The components of the module 4 are held in place by fixings such as screws. Vertical fixings 78 and 80 firmly bind inner support 22 to the printed circuit board 14 and its frame 38, whereas outer supports 74 and 76 are fixed to the printed circuit board frame 38 by fixings 82 and 84. A horizontal fixing 86 passes through both the outer supports 74 and 76 and the inner support 22. A centrally-located projection (not shown) is formed on one side of each of the light guides 16 and 18, providing a centered alignment of the light guides and allowing regular and symmetrical thermal expansion and contraction of the light guides.
Referring now to FIG. 6, it will be seen that the light-receiving end of the light guide 16 (which is identical to the light-receiving end of light guide 18) is provided with a longitudinal groove 88 of semi-circular cross section. These semi-circular grooves 88 accommodate the LED arrays 8 and 10, and are filled with a silica gel of refractive index matched with the light guides 16 and 18. As previously mentioned, the LEDs themselves are unencapsulated dies. The grooves 88 are filled with the silicon gel by injection via one of two orifices 96 (shown in FIG. 9 for one light guide 16) provided at either end of each light guide 16 and 18, after attachment of the light guides 16 and 18 to the printed circuit board 14. The orifices also allow for thermal expansion of the gel in the grooves 88 during use of the module 4.
To further improve the coupling efficiency, portions of light-receiving ends of the light guide 16 and 18 adjacent the grooves 88 are shaped to have a profile generally following a parabola 90 which has the light sources approximately at its focus. These parabolic portions of the light-receiving ends are also polished and metallised along with the light guide sides and lateral ends, although the light-receiving grooves 88 and the light-emitting ends 24 and 26 are uncoated.
The inner support 22 is illustrated in FIG. 8. The support 22 comprises a linear array of light-transmitting circular wells 92, lenses 20 being supported at the lower extremities of the wells 92. The wells 92 are defined by non-reflective opaque walls (the supports 22 may be made of a material such as matt black plastic). The well walls optically isolate the fields of view of adjacent detectors, which are individually located at the upper extremity of each well 92.
Inner support 22 is also provided with regularly-spaced non-reflective opaque separating walls 94 which protrude downwardly from the plane of the lenses 20 towards the transport path of the validation apparatus 50. These separating walls 94 are located to fall between two adjacent light transmitting wells 92, and are also located to coincide with the positions of the guide wires forming the wire screen 62. This reduces reflective interference from the guide wires themselves.
It should be understood that the optical sensing module, and banknote validation apparatus, described above, forms a non-limiting embodiment of the present invention.
The unitary light guide used may consist of one or more parts, providing that the light emitted by different light sources into the light guide can spread and mix as it travels along the light guide. For example, the light guide could consist of two plexiglass parts bonded at an interface with an adhesive producing an insignificant reflective index change across the boundary. The light guides in the described embodiment are formed from plexiglass However, other materials of unitary light guide would also be suitable.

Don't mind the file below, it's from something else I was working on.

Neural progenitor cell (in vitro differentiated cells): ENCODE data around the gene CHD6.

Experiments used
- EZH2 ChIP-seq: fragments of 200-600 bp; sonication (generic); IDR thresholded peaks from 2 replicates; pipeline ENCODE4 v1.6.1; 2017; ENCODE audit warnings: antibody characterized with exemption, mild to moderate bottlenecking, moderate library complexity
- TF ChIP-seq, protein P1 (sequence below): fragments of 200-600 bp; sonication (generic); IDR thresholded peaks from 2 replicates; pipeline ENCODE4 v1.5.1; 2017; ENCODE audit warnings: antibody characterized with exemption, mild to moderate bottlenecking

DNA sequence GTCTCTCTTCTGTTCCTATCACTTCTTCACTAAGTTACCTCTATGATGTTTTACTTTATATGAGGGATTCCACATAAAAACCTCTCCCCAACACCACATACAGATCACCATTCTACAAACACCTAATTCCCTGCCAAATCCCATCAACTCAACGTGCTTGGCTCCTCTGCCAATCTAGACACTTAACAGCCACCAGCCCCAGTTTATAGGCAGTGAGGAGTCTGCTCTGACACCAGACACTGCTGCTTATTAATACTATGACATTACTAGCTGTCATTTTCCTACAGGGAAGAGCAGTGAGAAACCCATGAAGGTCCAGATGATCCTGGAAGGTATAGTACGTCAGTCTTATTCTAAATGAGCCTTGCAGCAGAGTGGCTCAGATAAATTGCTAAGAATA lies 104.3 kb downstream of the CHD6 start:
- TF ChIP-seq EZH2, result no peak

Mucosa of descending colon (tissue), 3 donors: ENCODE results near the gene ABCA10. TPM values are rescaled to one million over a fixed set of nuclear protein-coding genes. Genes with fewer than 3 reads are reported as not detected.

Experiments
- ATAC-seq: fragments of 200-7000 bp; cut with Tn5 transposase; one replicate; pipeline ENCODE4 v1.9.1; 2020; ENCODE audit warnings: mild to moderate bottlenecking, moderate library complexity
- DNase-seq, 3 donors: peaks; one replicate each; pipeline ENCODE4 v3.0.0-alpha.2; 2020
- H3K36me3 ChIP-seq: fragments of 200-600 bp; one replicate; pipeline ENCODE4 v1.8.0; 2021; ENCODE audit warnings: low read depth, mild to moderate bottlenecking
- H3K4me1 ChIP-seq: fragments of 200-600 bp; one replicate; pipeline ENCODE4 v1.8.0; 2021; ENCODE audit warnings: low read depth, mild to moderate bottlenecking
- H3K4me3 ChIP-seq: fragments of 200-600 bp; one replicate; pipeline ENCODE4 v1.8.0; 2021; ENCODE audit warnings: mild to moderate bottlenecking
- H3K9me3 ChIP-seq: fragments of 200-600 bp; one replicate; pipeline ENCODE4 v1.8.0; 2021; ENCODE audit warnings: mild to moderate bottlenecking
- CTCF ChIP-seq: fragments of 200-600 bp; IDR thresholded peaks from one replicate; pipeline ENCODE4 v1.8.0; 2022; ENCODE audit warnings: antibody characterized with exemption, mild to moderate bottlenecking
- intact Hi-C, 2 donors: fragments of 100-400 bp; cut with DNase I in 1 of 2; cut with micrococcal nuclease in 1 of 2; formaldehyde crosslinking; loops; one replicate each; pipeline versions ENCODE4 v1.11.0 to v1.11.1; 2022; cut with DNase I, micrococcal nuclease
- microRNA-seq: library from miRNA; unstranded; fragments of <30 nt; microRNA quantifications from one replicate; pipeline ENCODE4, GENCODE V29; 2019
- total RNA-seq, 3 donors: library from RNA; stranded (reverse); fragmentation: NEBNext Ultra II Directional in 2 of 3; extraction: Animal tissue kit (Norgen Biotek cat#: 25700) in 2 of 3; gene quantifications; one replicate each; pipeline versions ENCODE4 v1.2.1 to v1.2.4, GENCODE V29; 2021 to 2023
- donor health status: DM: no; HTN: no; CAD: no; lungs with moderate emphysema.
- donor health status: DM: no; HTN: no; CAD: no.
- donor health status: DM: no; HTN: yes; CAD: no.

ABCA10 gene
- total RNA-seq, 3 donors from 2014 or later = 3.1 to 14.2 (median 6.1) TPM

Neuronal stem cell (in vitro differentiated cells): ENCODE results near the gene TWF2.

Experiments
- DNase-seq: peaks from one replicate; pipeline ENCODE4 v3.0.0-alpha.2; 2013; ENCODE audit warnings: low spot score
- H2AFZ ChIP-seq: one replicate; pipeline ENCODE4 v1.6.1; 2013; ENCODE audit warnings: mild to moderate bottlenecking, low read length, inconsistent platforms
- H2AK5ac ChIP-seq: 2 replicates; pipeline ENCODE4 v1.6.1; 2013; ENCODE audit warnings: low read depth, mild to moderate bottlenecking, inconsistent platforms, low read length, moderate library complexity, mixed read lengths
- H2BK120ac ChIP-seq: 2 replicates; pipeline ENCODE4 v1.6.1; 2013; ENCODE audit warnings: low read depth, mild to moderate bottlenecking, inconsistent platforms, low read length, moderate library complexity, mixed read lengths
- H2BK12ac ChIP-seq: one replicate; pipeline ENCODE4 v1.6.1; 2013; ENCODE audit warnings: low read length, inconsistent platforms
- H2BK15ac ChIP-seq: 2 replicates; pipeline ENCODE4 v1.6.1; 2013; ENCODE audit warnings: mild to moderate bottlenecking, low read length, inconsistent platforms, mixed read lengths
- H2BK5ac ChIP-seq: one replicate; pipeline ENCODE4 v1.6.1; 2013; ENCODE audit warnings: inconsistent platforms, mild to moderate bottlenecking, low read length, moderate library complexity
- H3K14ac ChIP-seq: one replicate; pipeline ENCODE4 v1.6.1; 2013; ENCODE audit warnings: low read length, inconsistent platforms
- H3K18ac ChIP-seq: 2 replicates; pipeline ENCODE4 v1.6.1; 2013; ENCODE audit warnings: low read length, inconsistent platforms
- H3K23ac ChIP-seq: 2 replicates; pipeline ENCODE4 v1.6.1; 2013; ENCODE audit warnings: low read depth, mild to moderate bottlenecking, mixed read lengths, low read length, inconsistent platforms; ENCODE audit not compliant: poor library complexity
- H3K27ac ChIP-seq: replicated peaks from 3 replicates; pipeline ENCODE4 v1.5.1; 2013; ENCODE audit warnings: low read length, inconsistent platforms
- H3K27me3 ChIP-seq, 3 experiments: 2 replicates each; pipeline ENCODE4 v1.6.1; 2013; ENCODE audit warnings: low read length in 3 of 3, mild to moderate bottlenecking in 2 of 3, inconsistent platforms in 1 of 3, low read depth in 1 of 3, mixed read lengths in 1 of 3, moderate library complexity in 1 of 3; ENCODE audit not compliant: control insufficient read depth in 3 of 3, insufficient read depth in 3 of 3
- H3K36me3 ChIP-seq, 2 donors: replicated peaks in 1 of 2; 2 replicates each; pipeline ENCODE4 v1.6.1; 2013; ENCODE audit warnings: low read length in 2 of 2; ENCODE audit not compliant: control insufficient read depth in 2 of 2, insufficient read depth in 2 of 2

One particular banknote transport mechanism has been described. However, the optical sensing device of the present invention could be employed with any other suitable transport mechanism. Similarly, suitable validation and/or banknotes type determination algorithms other than that described could alternatively be employed.
Although in the illustrated embodiment, two symmetrical arrays of light sources are utilised, only one such array could be employed.
It would be possible to detect light specularly-reflected from the banknote. However, the level of diffusely-reflected light is less dependent upon the age and condition of the banknote 2. The detection of diffusely reflected light reduces the variation of detected light intensity between banknotes of different condition.
In the described embodiment all groups of light sources are energised at detector-specific calibration levels during a single detector illumination period. Such detector-specific calibrated levels could also be achieved by a different illumination sequence, such as illumination of all detectors in turn during a single colour group illumination period. If detector-specific calibrated levels are not required, all detector outputs could be monitored simultaneously.
It will be appreciated that convex profiles other than a parabolic profile could also be used to improve coupling efficiency at the light-receiving ends of the light guides.
Although the different groups of light sources are energised in sequence in the described embodiment, it would also be possible to energise each group in parallel, using frequency modulation to discriminate between the various spectral responses.
Various other modifications and equivalents could be employed without departing from the spirit or scope of the present invention.
It will be appreciated that the term “light” used in the foregoing is not limited to visible light, but includes all forms of electromagnetic radiation, in particular that of wavelengths at which a document is not entirely transparent.
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|U.S. Classification||356/71, 356/445, 356/448|
|International Classification||G07D7/12, G01D5/347|
|Cooperative Classification||G01D5/34723, G07D7/121|
|European Classification||G07D7/12B, G01D5/347B2B|
|Oct 15, 1998||AS||Assignment|